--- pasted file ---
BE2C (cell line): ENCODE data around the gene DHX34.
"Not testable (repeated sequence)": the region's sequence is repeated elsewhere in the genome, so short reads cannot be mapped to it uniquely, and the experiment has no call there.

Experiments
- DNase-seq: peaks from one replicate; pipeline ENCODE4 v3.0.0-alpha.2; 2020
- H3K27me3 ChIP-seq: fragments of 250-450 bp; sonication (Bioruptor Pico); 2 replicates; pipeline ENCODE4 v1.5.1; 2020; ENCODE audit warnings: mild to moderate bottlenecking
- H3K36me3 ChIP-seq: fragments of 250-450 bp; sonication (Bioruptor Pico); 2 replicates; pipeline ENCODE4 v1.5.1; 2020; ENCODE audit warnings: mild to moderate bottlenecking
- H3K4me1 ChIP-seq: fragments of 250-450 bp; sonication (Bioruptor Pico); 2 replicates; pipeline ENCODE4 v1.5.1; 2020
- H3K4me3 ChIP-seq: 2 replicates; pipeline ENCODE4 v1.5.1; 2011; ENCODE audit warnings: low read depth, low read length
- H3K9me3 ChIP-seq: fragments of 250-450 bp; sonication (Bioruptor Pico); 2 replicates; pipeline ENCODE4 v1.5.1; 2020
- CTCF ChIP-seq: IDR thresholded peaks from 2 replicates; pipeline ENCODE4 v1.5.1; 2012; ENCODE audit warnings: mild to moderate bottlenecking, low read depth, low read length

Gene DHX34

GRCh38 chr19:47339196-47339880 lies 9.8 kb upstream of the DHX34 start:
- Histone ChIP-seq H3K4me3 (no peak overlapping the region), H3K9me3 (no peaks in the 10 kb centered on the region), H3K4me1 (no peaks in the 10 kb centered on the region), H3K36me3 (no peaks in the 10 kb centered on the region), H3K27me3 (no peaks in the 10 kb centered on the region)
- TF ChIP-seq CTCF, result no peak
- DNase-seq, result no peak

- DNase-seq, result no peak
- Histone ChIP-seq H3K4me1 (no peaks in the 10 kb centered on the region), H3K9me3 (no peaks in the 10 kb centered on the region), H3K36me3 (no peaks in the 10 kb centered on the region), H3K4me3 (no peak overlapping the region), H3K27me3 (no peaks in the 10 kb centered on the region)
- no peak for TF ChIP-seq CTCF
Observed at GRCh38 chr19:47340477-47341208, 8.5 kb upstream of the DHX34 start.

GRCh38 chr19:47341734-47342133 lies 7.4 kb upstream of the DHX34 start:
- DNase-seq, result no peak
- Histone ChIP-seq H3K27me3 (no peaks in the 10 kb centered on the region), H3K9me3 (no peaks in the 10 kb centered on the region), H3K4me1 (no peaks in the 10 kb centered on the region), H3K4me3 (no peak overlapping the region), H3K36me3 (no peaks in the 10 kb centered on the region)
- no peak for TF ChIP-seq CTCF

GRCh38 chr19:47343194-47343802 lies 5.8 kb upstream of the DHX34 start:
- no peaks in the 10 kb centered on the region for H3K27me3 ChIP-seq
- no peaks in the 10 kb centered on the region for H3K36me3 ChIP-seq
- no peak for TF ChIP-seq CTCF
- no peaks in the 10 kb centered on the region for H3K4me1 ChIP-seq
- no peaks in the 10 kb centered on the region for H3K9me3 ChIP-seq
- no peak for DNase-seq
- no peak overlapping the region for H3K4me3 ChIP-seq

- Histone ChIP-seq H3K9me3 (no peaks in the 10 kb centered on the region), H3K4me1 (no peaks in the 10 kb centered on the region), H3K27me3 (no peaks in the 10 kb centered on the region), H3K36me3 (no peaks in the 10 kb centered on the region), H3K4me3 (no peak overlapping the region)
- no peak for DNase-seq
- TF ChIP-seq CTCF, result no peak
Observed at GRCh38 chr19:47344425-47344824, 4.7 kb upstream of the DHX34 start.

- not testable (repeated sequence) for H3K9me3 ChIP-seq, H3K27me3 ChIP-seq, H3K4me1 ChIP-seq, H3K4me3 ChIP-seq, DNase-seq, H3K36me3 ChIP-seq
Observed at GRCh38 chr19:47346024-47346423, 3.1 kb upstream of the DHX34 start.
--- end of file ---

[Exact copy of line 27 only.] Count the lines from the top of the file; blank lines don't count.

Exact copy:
- no peak for TF ChIP-seq CTCF